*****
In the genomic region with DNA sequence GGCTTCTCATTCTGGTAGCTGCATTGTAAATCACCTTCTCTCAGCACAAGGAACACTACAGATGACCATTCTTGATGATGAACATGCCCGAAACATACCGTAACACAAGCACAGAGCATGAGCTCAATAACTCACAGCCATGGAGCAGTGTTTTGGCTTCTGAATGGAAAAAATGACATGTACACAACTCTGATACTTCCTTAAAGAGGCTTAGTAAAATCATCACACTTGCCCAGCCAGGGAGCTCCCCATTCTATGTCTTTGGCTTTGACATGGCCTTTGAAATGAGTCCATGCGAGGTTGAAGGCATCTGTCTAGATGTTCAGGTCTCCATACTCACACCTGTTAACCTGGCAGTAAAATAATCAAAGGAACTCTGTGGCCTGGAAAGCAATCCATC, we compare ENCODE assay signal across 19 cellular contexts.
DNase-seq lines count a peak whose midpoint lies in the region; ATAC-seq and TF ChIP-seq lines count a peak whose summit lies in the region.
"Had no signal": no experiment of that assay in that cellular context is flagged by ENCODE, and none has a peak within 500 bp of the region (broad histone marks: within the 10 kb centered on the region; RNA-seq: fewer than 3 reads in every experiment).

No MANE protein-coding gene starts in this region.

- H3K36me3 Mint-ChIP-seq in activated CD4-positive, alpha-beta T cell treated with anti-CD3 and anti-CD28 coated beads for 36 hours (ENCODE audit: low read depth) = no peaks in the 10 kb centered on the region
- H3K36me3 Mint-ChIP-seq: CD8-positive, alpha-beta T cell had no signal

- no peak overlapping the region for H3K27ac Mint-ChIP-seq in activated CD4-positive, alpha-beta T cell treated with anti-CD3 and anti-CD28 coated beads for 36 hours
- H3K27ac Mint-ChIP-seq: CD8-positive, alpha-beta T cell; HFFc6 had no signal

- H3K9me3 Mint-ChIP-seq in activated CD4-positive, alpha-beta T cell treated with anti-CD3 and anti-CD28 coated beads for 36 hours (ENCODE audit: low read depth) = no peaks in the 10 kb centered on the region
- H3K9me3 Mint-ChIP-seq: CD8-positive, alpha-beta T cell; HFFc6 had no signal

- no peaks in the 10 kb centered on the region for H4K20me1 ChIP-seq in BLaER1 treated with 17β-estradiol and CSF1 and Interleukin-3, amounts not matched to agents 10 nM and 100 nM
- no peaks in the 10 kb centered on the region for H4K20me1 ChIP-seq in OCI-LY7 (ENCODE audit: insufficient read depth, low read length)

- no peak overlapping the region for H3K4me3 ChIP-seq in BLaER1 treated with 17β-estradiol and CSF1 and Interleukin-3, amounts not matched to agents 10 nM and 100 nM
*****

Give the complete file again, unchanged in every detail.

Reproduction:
In the genomic region with DNA sequence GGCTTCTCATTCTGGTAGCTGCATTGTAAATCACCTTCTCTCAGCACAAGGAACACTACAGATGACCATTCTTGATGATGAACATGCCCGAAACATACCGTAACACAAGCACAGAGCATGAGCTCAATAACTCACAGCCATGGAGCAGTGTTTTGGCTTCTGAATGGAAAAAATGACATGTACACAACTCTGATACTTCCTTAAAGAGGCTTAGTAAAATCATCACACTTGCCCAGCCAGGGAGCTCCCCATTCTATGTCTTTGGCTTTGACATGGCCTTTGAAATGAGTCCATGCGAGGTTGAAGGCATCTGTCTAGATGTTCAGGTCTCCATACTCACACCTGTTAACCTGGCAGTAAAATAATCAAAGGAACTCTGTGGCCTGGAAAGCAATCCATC, we compare ENCODE assay signal across 19 cellular contexts.
DNase-seq lines count a peak whose midpoint lies in the region; ATAC-seq and TF ChIP-seq lines count a peak whose summit lies in the region.
"Had no signal": no experiment of that assay in that cellular context is flagged by ENCODE, and none has a peak within 500 bp of the region (broad histone marks: within the 10 kb centered on the region; RNA-seq: fewer than 3 reads in every experiment).

No MANE protein-coding gene starts in this region.

- H3K36me3 Mint-ChIP-seq in activated CD4-positive, alpha-beta T cell treated with anti-CD3 and anti-CD28 coated beads for 36 hours (ENCODE audit: low read depth) = no peaks in the 10 kb centered on the region
- H3K36me3 Mint-ChIP-seq: CD8-positive, alpha-beta T cell had no signal

- no peak overlapping the region for H3K27ac Mint-ChIP-seq in activated CD4-positive, alpha-beta T cell treated with anti-CD3 and anti-CD28 coated beads for 36 hours
- H3K27ac Mint-ChIP-seq: CD8-positive, alpha-beta T cell; HFFc6 had no signal

- H3K9me3 Mint-ChIP-seq in activated CD4-positive, alpha-beta T cell treated with anti-CD3 and anti-CD28 coated beads for 36 hours (ENCODE audit: low read depth) = no peaks in the 10 kb centered on the region
- H3K9me3 Mint-ChIP-seq: CD8-positive, alpha-beta T cell; HFFc6 had no signal

- no peaks in the 10 kb centered on the region for H4K20me1 ChIP-seq in BLaER1 treated with 17β-estradiol and CSF1 and Interleukin-3, amounts not matched to agents 10 nM and 100 nM
- no peaks in the 10 kb centered on the region for H4K20me1 ChIP-seq in OCI-LY7 (ENCODE audit: insufficient read depth, low read length)

- no peak overlapping the region for H3K4me3 ChIP-seq in BLaER1 treated with 17β-estradiol and CSF1 and Interleukin-3, amounts not matched to agents 10 nM and 100 nM